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Concrete Pipe Design Made EASY!

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Concrete Pipe Design Made EASY! Powered By Docstoc
					                                                                                                 FEBRUARY 2006




                                                                • The output of detailed design calculations to hard copy
                                                                  or pdf has been made easier on PipeClass™ v1.1.
                                                                  Trench installation drawings can be converted to dxf
                                                                  or bmp format for inclusion into drawings. Construction
                                                                  load information and installation specifications can
                                                                  be printed or exported into Word/Excel format for
                                                                  inclusion into job specifications.

                                                                • These features now make PipeClass™ even more
                                                                  effective, covering both the construction phase of your
                                                                  project, as well as the design life.

                                                                The new PipeClass™ v1.1 is now available on our web
                                                                site, www.concpipe.asn.au, to be downloaded, or,
                                                                contact us on info@concpipe.asn.au to order the design
Concrete Pipe Design                                            software on cd.
Made EASY!
PipeClass™, the downloadable, windows based, user
friendly concrete pipe selector software, developed by the
Concrete Pipe Association of Australasia , is recognised
as the benchmark in design of concrete pipe installations
in Australia and New Zealand.

Now, with new step through design wizard, a new version
of the pipe design software package, PipeClass™ v1.1
has been developed. The recently released version is
even more user friendly than the previous package, and it
is filled with more features. For example:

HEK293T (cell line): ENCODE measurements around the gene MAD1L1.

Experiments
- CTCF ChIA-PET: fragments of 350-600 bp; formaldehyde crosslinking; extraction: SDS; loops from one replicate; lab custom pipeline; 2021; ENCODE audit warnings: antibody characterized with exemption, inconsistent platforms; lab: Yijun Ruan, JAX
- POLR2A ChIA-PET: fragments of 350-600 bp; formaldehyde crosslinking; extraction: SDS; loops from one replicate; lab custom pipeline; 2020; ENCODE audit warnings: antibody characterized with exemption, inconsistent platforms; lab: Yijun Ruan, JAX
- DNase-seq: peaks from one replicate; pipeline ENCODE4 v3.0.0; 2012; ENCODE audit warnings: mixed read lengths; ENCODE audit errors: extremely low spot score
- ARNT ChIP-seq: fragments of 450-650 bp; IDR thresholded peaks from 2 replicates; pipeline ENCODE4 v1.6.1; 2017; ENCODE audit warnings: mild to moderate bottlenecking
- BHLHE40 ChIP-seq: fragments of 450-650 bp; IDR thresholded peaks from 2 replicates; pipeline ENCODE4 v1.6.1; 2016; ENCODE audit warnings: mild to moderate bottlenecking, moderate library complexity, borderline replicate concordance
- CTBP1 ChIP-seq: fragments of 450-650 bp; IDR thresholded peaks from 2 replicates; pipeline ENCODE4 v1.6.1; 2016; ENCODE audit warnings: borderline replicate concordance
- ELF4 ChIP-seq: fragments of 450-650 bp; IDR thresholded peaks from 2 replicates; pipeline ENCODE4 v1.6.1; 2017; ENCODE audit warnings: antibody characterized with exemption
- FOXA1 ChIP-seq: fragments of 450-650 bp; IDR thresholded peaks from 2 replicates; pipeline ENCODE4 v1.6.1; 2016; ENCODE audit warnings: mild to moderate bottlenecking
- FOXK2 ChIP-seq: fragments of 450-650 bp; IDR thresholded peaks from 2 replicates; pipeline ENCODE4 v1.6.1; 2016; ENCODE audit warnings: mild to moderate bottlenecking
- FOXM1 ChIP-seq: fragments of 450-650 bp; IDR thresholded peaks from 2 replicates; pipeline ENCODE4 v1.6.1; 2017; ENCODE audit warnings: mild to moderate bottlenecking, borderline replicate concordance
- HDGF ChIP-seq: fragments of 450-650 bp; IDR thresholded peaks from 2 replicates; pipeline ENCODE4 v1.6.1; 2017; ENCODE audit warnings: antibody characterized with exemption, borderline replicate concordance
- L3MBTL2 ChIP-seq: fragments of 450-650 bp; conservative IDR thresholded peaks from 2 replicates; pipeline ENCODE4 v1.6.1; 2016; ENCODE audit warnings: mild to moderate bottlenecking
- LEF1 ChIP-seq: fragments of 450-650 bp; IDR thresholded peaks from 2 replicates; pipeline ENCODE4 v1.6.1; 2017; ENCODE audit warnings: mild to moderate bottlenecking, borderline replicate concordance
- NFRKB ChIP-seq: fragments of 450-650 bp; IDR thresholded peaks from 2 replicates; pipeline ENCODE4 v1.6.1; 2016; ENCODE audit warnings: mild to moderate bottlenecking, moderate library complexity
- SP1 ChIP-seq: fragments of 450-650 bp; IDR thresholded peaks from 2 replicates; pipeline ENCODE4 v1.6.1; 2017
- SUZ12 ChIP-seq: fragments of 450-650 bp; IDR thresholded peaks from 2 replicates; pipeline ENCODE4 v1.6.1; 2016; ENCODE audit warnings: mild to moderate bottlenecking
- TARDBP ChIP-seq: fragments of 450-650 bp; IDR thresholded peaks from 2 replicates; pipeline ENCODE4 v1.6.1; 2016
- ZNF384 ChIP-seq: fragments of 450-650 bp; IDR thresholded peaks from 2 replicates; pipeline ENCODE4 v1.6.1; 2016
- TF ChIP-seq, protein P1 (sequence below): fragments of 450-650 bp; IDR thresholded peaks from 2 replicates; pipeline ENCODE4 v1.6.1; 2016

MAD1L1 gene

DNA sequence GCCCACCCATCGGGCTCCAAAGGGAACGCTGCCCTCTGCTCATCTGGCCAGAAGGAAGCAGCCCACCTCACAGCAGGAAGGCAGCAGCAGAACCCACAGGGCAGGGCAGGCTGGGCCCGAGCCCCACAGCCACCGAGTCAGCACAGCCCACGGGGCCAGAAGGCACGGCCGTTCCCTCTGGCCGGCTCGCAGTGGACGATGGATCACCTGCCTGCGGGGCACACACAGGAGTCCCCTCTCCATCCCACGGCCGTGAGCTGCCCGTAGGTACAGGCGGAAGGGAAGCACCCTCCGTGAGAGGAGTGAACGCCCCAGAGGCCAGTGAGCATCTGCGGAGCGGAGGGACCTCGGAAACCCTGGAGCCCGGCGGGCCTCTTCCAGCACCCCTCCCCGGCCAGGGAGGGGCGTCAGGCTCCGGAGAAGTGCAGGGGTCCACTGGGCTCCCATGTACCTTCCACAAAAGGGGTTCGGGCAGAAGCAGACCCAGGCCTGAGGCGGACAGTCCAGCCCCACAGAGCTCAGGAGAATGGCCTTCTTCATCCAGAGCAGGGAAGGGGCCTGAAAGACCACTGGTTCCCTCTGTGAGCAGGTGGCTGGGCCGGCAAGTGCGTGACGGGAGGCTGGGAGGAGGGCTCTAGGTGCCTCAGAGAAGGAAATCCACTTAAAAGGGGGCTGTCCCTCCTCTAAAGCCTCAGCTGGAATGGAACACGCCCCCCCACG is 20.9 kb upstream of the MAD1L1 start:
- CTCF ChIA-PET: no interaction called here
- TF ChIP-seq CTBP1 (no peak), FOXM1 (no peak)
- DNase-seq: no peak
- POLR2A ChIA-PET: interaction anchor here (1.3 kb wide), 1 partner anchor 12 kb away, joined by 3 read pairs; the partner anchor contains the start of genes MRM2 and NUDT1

Short term construction loads are taken into account
• PipeClass™ v1.1 now enables entire projects, not
  just single pipelines, to be designed, by setting global
  defaults. This means more efficient designs can be
  achieved by the specifier.

• Design for long-term live loads and short-term construction
  loads has been improved on PipeClass™ v1.1. The
  long-term-loads and construction-load library has been
  enhanced to incorporate new loads with the flexibility
  of user-defined vehicles. Multiple construction loads
  can be checked and displayed graphically to truly
  represent the live load on pipe installations.

• PipeClass™ v1.1 allows for generic installation
  specifications to be generated. This will assist designers
  in generating the appropriate specification for backfill        Summary screen from PipeClass™ v1.1
  requirements in accordance to AS 3725.
                                                                                               FEBRUARY 2006



Tighter Absorption Limit For
Concrete Pipe Standard
Even allowing for the high quality of concrete that is used
in pipes, the cement is mixed with more water than will
eventually combine to build the structure of the hardened
cement paste. Strong and durable concrete is characterised
by minimal void space created by the excess water –
hence water absorption provides an index of the quality of
concrete, related to both these properties.

Water absorption of cores taken from concrete products
represents the concrete actually in the product, unlike test
cylinders which are a measure of the quality which the
concrete can achieve given appropriate treatment.
                                                               Good pipe manufacture enhances durability
Australian and New Zealand Standards for concrete
pipes use water absorption as the index of concrete            capable of producing pipes to a more stringent specification.
quality, currently allowing a maximum of 8% for drainage       In response to the priority given to durability by Standards
pipe and 6.5% for sewerage and pressure. While most            Committee WS006, which is currently drafting a joint
drainage pipe made currently has absorption not greater        Australian & New Zealand Standard for concrete pipe,